They showed many artifacts and striking photos. The following might be quite shocking and not for the weak of heart…
“Once upon a summer day
In their midst, a mushroom grew
They never saw
They never, never knew
They’re walking on the street
Making shadows on the wall
They’re sitting on the steps
Melting into stone
Children of the mushroom
Aren’t we all, aren’t we all”
– Flower Travellin’ Band
Indeed, as the song says, the atomic bomb was so strong and so bright that it actually “bleached” concrete, and created shadows of the people and objects who were standing in the way. The heat of the explosion went up to 5000°C
And what totally freaked me out is the fact that the radiation actually made the skin of people who were close to the center melt!
But the heat also had bad effects on the skin, like the following poor woman’s face:
The blast made everyone feeling thirsty and hot – some of them threw themselves in the river, others drank black rain, which fell 20-30 minutes after the explosion. (Heat vaporized large amounts of water from the local rivers, which is drawn up into the radioactive cloud, making that rain extremely radioactive.) This poisonous rain gave people non-stop diarrhea for 3 months, and in some cases, leukemia and other forms of cancer.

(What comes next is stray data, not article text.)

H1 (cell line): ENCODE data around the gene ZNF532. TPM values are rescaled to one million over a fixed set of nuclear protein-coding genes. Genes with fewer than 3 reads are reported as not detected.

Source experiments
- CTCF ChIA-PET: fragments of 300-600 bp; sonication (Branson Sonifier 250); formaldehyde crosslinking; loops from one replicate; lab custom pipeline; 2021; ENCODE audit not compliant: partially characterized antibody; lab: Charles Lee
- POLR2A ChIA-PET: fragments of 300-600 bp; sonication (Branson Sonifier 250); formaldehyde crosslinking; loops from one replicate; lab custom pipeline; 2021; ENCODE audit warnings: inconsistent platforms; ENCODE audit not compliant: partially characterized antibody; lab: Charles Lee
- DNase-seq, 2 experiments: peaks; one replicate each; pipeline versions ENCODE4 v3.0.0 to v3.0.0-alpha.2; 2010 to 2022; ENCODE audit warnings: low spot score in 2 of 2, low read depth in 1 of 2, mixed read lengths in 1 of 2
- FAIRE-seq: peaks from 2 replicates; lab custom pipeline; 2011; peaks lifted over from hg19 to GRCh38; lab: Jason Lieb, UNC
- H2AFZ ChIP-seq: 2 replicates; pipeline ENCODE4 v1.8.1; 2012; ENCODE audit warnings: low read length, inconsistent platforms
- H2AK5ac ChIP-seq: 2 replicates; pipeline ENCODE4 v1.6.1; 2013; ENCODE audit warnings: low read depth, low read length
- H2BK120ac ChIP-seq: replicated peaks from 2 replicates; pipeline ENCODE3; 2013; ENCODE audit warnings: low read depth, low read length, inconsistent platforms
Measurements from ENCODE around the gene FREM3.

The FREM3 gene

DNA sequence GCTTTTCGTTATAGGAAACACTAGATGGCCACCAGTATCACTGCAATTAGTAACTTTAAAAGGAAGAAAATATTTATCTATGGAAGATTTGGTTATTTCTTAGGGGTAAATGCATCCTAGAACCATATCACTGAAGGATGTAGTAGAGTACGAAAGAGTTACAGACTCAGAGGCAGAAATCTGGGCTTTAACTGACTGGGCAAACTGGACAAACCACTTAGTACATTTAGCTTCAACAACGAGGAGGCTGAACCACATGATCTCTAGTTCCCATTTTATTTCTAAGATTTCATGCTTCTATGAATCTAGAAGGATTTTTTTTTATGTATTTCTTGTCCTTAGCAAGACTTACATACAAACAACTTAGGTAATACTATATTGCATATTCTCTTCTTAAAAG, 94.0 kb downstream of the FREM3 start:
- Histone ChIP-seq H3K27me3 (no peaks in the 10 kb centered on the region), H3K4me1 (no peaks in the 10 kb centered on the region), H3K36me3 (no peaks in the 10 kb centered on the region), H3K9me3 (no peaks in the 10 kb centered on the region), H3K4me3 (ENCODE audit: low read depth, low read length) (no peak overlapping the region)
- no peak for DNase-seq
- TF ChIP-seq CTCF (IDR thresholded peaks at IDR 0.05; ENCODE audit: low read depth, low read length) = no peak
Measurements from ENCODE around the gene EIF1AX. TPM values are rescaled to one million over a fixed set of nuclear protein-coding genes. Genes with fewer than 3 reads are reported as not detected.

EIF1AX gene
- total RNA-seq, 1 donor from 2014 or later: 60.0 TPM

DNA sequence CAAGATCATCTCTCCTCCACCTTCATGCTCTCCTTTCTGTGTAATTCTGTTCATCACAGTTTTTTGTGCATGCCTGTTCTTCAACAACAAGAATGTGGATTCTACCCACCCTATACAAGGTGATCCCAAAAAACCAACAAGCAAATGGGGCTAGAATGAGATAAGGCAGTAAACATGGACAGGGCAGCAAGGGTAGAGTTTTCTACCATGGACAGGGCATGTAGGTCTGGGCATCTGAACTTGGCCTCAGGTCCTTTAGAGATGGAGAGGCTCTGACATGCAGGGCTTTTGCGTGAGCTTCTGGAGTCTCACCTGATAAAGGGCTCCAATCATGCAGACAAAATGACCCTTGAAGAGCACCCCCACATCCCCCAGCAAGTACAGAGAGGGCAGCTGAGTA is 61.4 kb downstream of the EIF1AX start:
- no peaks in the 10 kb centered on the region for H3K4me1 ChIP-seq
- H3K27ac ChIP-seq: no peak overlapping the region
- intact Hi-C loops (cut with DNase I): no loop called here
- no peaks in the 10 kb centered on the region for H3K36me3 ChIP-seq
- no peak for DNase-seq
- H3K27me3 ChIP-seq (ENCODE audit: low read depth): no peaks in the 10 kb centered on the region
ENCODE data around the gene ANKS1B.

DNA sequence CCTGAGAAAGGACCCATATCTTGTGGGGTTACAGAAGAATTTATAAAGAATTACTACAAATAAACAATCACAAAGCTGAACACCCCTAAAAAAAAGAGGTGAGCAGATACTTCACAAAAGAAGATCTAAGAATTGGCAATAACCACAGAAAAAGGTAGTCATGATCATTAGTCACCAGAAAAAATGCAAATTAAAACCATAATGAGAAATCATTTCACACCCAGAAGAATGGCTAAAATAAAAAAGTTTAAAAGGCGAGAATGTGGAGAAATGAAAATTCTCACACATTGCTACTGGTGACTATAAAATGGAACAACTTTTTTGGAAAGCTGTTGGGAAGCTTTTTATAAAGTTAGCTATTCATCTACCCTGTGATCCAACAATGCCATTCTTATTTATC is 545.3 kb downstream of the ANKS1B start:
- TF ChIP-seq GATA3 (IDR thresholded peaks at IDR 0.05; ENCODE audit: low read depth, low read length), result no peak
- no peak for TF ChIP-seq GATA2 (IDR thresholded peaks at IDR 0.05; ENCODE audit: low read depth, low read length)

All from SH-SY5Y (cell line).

As you can see, this museum was really heavy on us both, and we were truly shocked from all the things we saw. Can’t believe that there was an OTHER bomb dropped on Nagasaki! It had the same effect as this one, killing 70 000 people on the shock, and eventually another 70 000 people from the after-effects. Damn.
To brighten up our stay in Hiroshima, we went to the Miyajima island, which has been a sacred island for centuries. We had to take the tram, and then a ferry to reach the island.